And if the only tests that have been peformed are those that never could have succeeded, whether or not God exists, then what's convincing about that?


Which self-failing tests exactly are these? Evidence of deities could theoretically be detected with tests that were not designed to locate deities. What is paramount is that no test or discovery has so far located any deities. And more importantly, the universe is perfectly capable of functioning without one. Nothing detected so far indicates otherwise.



posted on Jul, 20 2010 @ 11:55 AM
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Originally posted by traditionaldrummer

Originally posted by adjensen
I'm not sure how that's debatable, given the history of the past 100 years.


It's easily debatable because none of those murderous tyrants operated in the cause of atheism, rather the cause of statism. Their atheism is a red herring.


Well, if you go back to what I said, that is exactly my point. The atheism, in my opinion, has nothing to do with it. But then it follows that it also has nothing to do with the peaceful nature of Denmark. You can't cherry pick your proofs, saying that things that agree with your perspective are valid, and things that don't are not. Which is exactly what it appears you're trying to do here.



posted on Jul, 20 2010 @ 11:57 AM
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Originally posted by adjensen
Well, if you go back to what I said, that is exactly my point. The atheism, in my opinion, has nothing to do with it. But then it follows that it also has nothing to do with the peaceful nature of Denmark. You can't cherry pick your proofs, saying that things that agree with your perspective are valid, and things that don't are not. Which is exactly what it appears you're trying to do here.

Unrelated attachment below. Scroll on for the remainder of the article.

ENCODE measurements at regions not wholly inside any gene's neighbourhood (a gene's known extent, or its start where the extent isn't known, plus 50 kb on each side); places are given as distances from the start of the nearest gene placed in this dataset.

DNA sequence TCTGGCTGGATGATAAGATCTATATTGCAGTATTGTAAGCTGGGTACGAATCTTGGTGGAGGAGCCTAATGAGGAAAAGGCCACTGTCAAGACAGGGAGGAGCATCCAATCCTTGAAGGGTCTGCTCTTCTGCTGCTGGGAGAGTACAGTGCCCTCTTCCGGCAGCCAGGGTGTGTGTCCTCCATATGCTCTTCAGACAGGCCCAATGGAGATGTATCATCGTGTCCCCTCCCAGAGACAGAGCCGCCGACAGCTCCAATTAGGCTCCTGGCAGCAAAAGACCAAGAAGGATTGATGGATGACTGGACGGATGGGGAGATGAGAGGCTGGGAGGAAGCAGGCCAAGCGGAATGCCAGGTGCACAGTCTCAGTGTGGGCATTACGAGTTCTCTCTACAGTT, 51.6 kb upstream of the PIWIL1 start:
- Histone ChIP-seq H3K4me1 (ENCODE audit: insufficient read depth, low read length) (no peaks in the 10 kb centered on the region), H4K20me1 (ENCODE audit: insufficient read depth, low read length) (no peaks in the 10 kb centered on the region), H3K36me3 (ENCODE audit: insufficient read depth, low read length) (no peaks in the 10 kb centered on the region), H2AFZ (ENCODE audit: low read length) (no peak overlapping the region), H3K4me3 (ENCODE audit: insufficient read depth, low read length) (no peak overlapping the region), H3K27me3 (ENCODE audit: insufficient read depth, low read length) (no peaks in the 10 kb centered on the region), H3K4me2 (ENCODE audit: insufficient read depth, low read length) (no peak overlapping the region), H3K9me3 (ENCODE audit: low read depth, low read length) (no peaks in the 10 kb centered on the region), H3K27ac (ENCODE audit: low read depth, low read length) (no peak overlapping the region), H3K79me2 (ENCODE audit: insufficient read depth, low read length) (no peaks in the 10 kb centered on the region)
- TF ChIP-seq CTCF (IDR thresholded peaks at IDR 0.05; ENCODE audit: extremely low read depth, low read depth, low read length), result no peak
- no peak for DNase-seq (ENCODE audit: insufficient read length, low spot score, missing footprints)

Okay, I'm willing to leave that point up for debate and will exclude it from my partial list of the benefits of secular humanism. I concede it's too inconclusive to rest my statement upon it.



posted on Jul, 20 2010 @ 12:39 PM
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Still working on the crazy-blind-simple thing? It is an important issue, I think.


What is paramount is that no test or discovery has so far located any deities.

Definitely we agree about that, since neither of us is a theist. And we are also in agreement that natural tests have eliminated some erroneous theological propositions which were literalist about this or that claim of supernatural influence upon the natural world.


And more importantly, the universe is perfectly capable of functioning without one.

Thank you for bringing that up. I've always wondered about the relevance of that to the existence question. That is something I have wanted to ask an atheist for a long time!

Now, I admit the next one-sentence paragraph states a speculation, but I have some confidence that it might be true. All I ask is that you spot me this one for the sake of argument.

The Universe is perfectly capable of functioning without Hula Hoops.

They exist.

inventors.about.com...

Conclude: that the Universe's supposed capability of functioning without something is an unreliable guide to whether or not that something exists anyway.

So, why is a god different from a Hula Hoop?

I'll bet you didn't guess you'd be asked that one!